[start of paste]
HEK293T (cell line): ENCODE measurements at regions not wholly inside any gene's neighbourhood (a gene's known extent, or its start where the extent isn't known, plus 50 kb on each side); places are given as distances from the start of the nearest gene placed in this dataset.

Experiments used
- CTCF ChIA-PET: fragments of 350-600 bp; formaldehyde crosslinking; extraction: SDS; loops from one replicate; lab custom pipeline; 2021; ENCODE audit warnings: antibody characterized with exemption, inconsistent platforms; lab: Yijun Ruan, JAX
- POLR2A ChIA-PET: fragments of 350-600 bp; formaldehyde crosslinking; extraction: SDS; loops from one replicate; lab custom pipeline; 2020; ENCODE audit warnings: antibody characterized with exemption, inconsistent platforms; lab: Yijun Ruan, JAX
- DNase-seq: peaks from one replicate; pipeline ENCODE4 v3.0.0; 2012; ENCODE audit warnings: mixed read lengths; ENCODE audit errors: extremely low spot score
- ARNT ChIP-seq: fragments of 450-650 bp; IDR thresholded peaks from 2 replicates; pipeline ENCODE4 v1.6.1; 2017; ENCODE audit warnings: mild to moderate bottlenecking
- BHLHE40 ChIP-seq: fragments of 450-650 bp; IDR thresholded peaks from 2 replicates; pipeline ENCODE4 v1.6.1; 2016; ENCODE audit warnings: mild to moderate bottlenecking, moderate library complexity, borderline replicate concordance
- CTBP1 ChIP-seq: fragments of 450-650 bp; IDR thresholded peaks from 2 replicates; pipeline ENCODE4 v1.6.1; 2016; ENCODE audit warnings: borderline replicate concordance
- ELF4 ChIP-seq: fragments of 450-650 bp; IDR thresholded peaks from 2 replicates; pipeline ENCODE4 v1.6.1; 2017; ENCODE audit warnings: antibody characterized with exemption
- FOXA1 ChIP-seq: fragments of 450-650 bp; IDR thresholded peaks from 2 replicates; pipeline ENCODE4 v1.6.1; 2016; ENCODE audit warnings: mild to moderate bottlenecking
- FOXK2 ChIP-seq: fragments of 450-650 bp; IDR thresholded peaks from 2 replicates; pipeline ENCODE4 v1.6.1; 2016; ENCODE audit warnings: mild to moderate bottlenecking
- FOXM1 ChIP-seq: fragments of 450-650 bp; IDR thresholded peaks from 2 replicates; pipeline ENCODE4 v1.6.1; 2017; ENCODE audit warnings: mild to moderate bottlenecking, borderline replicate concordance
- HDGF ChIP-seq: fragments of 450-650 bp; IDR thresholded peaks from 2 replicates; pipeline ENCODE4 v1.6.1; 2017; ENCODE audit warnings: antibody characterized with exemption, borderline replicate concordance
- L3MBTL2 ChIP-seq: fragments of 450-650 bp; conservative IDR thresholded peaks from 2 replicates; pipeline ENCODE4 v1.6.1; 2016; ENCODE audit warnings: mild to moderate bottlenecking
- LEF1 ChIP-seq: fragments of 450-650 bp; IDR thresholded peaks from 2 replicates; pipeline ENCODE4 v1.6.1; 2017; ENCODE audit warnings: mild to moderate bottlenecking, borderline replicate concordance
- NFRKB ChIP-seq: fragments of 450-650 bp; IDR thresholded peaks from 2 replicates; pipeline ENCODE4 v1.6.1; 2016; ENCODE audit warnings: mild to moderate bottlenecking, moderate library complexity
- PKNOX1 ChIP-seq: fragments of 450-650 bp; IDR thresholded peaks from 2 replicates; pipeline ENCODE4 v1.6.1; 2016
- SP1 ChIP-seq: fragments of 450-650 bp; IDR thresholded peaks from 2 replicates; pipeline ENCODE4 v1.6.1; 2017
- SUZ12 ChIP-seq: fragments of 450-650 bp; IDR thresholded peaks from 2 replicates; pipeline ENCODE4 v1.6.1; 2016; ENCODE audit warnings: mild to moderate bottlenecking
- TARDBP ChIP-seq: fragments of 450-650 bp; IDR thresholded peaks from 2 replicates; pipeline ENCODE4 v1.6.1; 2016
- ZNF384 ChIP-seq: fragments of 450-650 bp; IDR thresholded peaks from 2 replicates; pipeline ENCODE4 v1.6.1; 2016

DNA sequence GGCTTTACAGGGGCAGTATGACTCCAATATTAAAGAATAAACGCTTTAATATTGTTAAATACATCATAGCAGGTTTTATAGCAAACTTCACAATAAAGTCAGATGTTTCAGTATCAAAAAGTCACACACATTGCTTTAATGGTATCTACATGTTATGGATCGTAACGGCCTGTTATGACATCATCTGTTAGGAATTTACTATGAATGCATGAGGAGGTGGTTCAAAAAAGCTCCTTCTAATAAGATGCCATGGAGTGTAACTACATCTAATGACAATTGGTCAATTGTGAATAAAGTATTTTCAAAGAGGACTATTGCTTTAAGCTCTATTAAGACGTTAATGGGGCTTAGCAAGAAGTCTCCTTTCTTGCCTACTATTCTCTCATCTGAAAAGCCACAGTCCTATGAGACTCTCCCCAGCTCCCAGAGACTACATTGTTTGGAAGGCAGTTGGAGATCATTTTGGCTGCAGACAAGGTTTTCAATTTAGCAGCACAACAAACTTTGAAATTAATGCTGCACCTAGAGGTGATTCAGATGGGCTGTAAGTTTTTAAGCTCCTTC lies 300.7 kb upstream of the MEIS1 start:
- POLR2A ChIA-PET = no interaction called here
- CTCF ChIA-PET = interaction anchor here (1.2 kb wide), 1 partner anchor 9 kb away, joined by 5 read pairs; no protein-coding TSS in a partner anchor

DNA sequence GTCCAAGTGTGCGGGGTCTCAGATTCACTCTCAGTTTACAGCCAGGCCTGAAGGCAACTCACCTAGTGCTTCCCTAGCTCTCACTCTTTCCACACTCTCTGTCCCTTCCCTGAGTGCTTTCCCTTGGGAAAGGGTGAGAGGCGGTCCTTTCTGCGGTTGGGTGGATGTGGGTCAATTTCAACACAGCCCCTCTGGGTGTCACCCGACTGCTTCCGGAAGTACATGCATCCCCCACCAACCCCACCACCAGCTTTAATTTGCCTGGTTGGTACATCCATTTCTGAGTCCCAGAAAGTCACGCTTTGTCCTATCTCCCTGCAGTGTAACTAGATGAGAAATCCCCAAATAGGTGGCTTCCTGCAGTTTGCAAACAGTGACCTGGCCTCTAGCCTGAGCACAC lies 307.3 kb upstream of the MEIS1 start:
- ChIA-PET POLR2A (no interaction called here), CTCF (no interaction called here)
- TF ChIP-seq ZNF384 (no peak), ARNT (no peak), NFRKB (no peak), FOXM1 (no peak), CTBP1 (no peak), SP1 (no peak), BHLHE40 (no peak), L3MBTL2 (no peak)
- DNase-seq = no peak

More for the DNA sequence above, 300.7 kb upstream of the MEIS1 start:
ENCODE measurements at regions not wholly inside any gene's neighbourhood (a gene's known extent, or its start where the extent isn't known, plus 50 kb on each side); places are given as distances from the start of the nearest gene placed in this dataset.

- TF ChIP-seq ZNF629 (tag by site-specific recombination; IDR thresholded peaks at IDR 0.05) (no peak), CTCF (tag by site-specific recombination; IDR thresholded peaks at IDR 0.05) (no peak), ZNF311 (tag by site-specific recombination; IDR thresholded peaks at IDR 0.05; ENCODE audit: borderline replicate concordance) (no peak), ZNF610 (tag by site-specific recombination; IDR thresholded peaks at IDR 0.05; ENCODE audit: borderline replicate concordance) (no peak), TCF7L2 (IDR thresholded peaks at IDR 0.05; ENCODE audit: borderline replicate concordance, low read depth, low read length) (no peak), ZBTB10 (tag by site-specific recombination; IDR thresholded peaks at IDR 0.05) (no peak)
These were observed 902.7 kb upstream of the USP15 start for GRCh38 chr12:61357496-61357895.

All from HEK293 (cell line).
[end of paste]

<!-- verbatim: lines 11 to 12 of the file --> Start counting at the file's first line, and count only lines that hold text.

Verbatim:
- FOXK2 ChIP-seq: fragments of 450-650 bp; IDR thresholded peaks from 2 replicates; pipeline ENCODE4 v1.6.1; 2016; ENCODE audit warnings: mild to moderate bottlenecking
- FOXM1 ChIP-seq: fragments of 450-650 bp; IDR thresholded peaks from 2 replicates; pipeline ENCODE4 v1.6.1; 2017; ENCODE audit warnings: mild to moderate bottlenecking, borderline replicate concordance